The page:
With the rise in temperature, the unofficial start to summer is here. Higher temperatures also yield higher pool activity. With more swimmers in the water, it is a better time than any to refresh some swimming statistics and guidelines to keep you and your children safe this summer.
According to the CDC website, there were an average of 3,533 fatal unintentional drownings (non-boating related) annually in the United States from 2005-2009. About 20 percent of those cases, the site says, involvedchildren 14 and younger.
Unsurprisingly, the CDC says the best way to avoid the incidents is toincrease your swimming skills. It advises taking formal swimming lessons, especially for children ages 1-4.
The American Academy of Pediatrics, the safety commission and other groups urge multiple layers of protection around pools and other bodies of water. Among their tips:
• If you own a pool, enclose it in a four-sided fence at least 4 feet high.
• Make sure any pool you use, in public or your own backyard, is equipped with safe drain covers that prevent suction injuries and deaths (these are now required by federal law in public pools).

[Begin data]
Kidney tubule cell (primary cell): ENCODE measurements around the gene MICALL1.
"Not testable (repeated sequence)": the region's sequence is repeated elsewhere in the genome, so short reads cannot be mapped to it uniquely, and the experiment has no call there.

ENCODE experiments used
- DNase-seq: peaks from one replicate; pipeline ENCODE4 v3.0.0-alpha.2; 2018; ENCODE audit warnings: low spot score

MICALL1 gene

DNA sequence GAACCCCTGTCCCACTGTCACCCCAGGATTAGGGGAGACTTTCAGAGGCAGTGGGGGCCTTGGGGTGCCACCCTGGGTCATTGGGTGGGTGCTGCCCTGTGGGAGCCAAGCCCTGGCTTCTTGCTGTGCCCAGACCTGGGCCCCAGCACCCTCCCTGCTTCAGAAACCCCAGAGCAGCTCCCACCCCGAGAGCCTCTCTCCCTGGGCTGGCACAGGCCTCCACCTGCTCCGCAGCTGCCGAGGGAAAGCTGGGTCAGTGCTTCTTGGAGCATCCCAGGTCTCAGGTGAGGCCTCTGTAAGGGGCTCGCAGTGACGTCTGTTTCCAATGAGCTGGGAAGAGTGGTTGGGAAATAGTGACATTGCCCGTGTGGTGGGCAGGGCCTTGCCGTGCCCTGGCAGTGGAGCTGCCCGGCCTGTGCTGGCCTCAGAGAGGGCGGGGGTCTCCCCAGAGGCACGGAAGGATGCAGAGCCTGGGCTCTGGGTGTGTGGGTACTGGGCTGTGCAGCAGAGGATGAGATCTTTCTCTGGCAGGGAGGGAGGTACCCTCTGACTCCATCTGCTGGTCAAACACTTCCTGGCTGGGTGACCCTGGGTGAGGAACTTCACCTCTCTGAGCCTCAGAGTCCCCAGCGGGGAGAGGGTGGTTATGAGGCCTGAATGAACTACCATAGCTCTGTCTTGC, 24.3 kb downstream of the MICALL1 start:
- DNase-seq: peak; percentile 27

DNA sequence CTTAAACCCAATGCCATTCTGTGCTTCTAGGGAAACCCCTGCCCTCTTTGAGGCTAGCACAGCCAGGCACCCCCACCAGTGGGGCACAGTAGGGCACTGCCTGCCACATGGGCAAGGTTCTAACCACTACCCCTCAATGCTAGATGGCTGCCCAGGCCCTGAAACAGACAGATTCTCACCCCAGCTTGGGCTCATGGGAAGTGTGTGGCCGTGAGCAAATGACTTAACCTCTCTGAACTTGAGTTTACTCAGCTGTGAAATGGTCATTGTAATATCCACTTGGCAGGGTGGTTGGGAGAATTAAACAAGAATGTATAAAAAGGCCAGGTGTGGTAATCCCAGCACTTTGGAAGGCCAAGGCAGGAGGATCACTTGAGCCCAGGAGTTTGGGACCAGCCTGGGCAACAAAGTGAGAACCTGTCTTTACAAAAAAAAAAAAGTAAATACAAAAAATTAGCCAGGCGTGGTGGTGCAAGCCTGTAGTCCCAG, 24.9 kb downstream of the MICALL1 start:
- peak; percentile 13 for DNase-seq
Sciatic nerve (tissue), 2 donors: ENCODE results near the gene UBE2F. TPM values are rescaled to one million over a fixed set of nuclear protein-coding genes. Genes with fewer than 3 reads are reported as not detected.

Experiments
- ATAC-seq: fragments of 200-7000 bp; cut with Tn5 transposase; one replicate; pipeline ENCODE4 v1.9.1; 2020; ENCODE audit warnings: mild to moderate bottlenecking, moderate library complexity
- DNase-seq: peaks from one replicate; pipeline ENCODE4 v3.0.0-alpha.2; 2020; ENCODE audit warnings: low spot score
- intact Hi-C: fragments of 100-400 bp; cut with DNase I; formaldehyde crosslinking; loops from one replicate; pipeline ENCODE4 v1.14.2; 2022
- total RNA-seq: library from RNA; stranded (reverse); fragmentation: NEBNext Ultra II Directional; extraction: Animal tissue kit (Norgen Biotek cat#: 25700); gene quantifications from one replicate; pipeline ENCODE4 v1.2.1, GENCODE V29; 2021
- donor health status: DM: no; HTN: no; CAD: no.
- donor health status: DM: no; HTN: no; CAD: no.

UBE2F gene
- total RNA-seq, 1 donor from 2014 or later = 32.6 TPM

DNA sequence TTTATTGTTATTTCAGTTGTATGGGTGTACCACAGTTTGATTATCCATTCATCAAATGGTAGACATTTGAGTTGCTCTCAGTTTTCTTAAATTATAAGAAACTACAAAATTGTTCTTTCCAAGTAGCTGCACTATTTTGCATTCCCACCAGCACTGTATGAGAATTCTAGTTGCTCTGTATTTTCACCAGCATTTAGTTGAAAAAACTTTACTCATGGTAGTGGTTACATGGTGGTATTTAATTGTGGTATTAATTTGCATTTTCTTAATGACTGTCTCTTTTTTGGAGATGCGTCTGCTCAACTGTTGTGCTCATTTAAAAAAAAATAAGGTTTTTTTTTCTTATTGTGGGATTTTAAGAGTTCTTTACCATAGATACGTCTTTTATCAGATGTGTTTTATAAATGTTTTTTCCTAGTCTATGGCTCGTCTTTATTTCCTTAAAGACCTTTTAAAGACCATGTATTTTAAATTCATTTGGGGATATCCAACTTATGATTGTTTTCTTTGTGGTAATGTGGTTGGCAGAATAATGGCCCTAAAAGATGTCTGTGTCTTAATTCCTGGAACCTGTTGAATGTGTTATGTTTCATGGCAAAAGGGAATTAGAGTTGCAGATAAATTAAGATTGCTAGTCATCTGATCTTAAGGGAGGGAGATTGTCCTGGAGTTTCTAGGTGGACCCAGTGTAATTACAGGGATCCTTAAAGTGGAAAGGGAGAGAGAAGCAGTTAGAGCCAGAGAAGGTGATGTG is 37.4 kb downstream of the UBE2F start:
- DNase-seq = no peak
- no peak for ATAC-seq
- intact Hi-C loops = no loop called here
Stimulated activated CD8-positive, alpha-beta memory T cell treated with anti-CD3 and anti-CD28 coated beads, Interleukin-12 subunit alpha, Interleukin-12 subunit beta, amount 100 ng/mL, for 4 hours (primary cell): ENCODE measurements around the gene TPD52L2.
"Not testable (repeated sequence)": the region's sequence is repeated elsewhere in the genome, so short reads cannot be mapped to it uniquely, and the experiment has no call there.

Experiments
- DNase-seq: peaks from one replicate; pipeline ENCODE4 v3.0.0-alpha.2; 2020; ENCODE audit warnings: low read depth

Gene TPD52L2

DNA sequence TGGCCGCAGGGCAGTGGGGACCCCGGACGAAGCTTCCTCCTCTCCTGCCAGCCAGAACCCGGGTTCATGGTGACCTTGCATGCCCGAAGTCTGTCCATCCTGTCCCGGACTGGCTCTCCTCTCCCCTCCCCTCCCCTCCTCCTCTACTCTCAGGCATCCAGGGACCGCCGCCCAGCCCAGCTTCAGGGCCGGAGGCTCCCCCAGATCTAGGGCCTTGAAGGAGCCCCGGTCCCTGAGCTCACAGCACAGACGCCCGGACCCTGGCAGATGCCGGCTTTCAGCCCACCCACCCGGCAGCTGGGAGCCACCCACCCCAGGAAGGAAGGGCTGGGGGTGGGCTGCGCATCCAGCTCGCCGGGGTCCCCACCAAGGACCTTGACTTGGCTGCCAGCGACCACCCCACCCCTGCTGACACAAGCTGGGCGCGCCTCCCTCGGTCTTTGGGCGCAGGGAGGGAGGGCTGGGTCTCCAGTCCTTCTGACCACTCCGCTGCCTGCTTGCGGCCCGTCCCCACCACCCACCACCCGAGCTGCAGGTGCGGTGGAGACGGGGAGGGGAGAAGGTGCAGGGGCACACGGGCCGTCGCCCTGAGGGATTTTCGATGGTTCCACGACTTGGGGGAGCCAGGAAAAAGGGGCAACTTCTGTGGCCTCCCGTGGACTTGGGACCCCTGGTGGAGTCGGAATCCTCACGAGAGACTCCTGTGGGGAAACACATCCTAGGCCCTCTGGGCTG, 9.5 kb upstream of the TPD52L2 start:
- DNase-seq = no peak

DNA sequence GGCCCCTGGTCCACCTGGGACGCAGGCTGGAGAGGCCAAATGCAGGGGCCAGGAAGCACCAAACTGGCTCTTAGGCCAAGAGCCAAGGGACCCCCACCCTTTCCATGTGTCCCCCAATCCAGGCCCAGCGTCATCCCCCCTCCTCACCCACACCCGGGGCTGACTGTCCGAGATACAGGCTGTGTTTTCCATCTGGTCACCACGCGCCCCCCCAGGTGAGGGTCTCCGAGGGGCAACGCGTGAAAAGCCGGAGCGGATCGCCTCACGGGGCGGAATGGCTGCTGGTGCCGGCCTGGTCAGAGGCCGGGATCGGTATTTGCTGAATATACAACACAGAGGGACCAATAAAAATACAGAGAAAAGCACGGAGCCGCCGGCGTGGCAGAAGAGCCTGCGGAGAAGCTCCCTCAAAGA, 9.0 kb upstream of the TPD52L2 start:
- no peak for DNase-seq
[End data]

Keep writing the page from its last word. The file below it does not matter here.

• Learn cardiopulmonary resuscitation (CPR) and water-rescue skills. Have a phone handy.
• Supervise children constantly and closely.
How closely? Liz Lewis, a mother of four from Sumter, S.C., found out the hard way on Memorial Day 2005. Lewis says she was standing next to her 4-year-old son, Kai, in a friend's pool, surrounded by other people. Kai was bouncing around, just keeping his head out of the 3-foot-deep water. "I turned my back to talk to the other adults standing around the pool," she says, and "two or three minutes" later, an older child pulled Kai out of 8 feet of water. "He was swollen, he was gray, his eyes were rolled back and he was not breathing."
Fortunately, the pool owner had just taken CPR lessons and started working on Kai as someone else called 911. This is the second advisement the CDC suggests,learning CPR.
"By the time the ambulance came, he'd coughed up all the water and he'd started breathing," Lewis says. Kai fully recovered.
But Lewis says she tells the story so that other parents will know "your eyes and ears need to be on the children at all times."
Other CDC advisement includeusing the buddy system,avoiding alcohol,keep from having breath-holding contestsand remembering thatair and foam filled toys are not life preservers. For the complete list, click here.
Finally, vigilance matters because drowning rarely happens as it does in the movies, with screaming and flailing,Chrissy Cianflone, director of programs for Safe Kids USA,says: "Usually it's so quick and quiet that when parents recognize the silence, it's too late."
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